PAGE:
Down These Mean Streets Summary & Study Guide

This Study Guide consists of approximately 40 pages of chapter summaries, quotes, character analysis, themes, and more - everything you need to sharpen your knowledge of Down These Mean Streets.
This section contains 522 words
(approx. 2 pages at 400 words per page)
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Down These Mean Streets Summary & Study Guide Description

Down These Mean Streets Summary & Study Guide includes comprehensive information and analysis to help you understand the book. This study guide contains the following sections:

This detailed literature summary also contains Topics for Discussion and a Free Quiz on Down These Mean Streets by Piri Thomas.

John Thomas, known to family and friends as Piri, is a child during the Great Depression and grows up in New York. His mother is a light-skinned Puerto Rican and his father is very dark. Piri takes his dark coloring from his father and spends his life trying to balance the need to fit in with his need to acknowledge his African American background. From the time he is twelve, he knows his father treats him differently from his siblings and he attributes it to his own dark-skinned appearance.

Piri expends a lot of energy on his efforts to fit in. He puts himself in positions to fight in order to gain and maintain his reputation. When his family moves from Harlem to Long Island, Piri is caught up in a new culture but cannot seem to fit in. As soon as he is able, he leaves his family home in Long Island and returns to Harlem, largely living on the street. His two great loves are his mother and a girl named Trinedada, called Trina. Piri's heart is broken when his mother dies. He is soon estranged from his family, largely because of an argument with his father over a picture of his father's mistress.

Though Piri will get another girl pregnant while Trina is away, he claims to love her and they plan to marry. They even talk of the possibility of raising Piri's child as their own but that plan ends when Piri is shot during a robbery and is sentenced to prison. He spends six years there and the time in jail is made more bearable by the thought of Trina. Then Piri learns she has married someone else and when he runs into her, years later, he is struck by the thought that it is impossible to turn back the clock.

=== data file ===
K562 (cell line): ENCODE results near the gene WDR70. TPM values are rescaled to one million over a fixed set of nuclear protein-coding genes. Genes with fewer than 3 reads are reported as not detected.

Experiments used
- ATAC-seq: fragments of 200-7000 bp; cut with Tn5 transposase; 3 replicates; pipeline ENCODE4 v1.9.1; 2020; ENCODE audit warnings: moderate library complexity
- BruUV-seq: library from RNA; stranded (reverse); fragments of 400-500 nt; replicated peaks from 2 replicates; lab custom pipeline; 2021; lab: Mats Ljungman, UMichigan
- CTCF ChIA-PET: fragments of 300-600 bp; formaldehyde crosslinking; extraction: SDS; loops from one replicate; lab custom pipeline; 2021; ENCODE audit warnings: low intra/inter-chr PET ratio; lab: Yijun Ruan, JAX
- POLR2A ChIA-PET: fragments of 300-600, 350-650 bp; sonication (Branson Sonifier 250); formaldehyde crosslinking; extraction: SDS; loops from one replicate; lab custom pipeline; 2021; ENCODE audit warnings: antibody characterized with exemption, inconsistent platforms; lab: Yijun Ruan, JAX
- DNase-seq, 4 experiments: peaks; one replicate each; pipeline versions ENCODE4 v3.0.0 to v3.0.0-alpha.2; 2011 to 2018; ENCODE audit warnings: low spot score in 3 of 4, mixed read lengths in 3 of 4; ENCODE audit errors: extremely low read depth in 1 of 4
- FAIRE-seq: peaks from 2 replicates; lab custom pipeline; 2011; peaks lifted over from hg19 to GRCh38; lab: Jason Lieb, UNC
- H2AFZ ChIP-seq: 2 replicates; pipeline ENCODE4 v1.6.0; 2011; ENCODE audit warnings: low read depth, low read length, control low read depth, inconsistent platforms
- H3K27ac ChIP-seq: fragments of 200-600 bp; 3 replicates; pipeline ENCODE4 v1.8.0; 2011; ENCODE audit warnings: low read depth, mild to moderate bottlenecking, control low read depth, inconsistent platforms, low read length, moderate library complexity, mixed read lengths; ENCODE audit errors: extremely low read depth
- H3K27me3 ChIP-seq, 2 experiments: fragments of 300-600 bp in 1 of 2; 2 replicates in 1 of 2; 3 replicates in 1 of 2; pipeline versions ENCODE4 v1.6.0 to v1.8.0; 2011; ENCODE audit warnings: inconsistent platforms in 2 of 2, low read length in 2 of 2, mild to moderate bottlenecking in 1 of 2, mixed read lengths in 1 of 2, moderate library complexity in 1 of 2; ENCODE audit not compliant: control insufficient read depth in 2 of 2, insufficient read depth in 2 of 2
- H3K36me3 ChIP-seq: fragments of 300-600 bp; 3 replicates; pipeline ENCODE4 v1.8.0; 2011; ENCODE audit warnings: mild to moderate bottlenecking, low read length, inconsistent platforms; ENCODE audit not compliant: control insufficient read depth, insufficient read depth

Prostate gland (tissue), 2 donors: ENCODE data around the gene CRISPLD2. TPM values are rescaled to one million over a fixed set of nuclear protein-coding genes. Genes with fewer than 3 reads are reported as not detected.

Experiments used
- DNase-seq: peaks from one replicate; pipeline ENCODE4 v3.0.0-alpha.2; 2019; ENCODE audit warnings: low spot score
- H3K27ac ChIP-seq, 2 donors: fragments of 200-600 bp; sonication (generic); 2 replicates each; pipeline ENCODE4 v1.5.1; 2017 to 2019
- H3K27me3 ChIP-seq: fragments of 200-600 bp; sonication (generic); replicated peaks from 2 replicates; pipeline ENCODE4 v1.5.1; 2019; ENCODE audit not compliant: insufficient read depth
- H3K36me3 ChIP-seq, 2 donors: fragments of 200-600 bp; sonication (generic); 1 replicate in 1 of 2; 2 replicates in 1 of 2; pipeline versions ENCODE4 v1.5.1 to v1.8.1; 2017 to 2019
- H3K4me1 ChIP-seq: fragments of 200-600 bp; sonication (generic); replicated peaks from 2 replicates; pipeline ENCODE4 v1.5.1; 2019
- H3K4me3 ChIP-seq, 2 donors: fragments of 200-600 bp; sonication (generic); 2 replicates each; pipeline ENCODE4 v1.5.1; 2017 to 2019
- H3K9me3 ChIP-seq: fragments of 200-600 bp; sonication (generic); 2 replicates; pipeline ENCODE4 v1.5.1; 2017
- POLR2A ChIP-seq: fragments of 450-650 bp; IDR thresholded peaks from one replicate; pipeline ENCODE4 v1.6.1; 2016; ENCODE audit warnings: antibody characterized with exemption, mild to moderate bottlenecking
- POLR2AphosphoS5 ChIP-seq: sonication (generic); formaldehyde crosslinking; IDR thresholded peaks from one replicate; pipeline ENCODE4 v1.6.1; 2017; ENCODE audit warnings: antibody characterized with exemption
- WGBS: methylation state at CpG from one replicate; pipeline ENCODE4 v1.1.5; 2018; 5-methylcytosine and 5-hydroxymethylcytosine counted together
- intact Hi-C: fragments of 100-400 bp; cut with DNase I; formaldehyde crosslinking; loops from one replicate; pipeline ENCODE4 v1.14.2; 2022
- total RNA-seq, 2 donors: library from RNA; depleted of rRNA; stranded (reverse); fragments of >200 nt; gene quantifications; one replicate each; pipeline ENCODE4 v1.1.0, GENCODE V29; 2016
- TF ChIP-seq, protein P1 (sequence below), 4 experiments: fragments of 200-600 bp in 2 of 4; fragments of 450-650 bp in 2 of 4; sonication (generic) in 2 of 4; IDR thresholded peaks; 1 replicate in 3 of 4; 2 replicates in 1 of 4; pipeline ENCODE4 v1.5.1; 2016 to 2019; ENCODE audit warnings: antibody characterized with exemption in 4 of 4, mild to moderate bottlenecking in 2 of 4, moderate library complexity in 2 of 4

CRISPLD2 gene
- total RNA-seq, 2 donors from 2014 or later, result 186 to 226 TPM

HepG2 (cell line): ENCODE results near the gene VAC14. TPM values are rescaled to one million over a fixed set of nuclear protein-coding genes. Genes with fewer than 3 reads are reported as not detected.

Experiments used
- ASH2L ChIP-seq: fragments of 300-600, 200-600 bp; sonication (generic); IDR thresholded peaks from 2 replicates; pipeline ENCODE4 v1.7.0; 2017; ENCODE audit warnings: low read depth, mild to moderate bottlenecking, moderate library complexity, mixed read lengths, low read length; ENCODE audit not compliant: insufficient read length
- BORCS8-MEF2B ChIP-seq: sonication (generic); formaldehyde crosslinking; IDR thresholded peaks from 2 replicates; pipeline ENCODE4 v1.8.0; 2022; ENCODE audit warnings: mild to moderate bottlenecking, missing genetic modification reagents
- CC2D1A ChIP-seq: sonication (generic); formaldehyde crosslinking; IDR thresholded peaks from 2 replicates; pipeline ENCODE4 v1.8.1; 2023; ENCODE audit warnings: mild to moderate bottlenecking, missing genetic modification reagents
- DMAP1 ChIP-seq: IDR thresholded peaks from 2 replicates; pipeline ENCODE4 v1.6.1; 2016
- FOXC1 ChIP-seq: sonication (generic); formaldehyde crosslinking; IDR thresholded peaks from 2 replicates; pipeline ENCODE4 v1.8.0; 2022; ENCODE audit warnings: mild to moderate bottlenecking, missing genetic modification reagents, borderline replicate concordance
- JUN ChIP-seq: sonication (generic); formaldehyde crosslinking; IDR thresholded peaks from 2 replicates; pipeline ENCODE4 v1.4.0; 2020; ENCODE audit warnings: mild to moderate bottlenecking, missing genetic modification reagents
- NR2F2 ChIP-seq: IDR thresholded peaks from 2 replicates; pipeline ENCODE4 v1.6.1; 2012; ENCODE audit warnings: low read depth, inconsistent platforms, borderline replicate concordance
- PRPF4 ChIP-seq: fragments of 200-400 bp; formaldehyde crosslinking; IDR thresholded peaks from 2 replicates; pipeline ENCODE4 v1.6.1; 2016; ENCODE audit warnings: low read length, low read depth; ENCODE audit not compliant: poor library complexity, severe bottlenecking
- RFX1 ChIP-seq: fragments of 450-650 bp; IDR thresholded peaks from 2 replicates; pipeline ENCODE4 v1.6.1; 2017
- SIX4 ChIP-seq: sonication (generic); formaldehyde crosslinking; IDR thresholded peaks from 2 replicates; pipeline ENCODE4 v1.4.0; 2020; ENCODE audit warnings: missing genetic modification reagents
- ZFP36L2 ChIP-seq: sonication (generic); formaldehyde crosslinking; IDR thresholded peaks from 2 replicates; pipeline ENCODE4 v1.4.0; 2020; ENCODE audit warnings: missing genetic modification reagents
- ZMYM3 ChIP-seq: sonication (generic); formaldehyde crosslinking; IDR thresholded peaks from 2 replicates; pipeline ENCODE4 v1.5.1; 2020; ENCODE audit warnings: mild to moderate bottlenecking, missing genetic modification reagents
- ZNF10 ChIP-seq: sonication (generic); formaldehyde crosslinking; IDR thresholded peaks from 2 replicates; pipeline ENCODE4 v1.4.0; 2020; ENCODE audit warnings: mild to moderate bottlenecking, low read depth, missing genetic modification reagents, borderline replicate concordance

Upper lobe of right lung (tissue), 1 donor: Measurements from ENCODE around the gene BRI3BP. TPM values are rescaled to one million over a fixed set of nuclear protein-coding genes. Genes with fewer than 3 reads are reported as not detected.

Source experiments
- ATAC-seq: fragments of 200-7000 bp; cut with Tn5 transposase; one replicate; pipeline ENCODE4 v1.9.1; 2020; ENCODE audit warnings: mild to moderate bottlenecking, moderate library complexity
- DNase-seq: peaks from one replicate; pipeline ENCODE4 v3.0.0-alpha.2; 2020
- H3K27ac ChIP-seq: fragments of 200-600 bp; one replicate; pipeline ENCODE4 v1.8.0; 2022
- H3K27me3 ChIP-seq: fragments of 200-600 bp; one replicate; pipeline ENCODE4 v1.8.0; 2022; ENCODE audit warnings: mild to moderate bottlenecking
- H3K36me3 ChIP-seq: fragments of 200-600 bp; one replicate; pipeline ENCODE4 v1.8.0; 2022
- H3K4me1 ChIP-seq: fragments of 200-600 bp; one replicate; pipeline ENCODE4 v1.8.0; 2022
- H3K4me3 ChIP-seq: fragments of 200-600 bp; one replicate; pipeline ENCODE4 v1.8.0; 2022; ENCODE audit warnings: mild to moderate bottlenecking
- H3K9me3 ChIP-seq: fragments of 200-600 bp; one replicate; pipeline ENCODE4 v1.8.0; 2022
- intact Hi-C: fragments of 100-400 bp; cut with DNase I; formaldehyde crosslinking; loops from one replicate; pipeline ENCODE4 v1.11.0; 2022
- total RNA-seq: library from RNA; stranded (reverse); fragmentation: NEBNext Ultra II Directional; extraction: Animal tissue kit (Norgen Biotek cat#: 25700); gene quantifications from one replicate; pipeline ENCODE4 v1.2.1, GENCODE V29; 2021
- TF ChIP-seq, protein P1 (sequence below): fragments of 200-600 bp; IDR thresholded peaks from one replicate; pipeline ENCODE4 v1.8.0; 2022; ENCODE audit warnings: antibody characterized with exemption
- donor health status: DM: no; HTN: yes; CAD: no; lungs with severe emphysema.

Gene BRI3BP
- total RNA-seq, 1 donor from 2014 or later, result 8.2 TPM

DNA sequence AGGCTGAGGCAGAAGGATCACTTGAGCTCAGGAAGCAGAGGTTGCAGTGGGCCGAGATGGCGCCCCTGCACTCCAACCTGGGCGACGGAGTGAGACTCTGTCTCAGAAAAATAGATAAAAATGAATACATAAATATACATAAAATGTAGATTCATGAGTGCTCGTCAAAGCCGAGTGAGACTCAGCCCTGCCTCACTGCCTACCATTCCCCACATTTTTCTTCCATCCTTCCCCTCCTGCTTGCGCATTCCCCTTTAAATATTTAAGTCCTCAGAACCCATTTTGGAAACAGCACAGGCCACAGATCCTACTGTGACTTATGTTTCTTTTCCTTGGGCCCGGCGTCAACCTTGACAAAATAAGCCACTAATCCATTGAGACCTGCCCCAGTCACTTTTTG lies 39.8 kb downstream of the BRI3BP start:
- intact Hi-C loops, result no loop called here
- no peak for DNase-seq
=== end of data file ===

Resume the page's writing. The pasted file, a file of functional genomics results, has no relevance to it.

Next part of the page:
Piri begins dealing drugs in his neighborhood in order to feed his own budding drug habit. He says he kept a tight reign on his drugs, allowing himself to use heroin only once a week until the day he found himself shooting up seven times a day. He eventually joins three other young men and the four of them do a series of robberies. When Piri beats up an old man at a car dealership for four hundred and fifty dollars, they all seem to lose their drive and stop the robberies for awhile. They later start it up again though they plan to make one major score rather than a series of small-time thefts. They are not able to control the crowd in the large night club they hit and Piri shoots a police officer during the crime. He is shot himself and is given five to fifteen years in Sing Sing. He is later moved to Comstock State Prison where he serves the remainder of six years before his parole.

Piri turns his thoughts to religion while in jail. He briefly studies with some Muslims though he does not stay with that religion. He later prays a sincere prayer and begins going to church with his aunt after his release.

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This section contains 522 words
(approx. 2 pages at 400 words per page)
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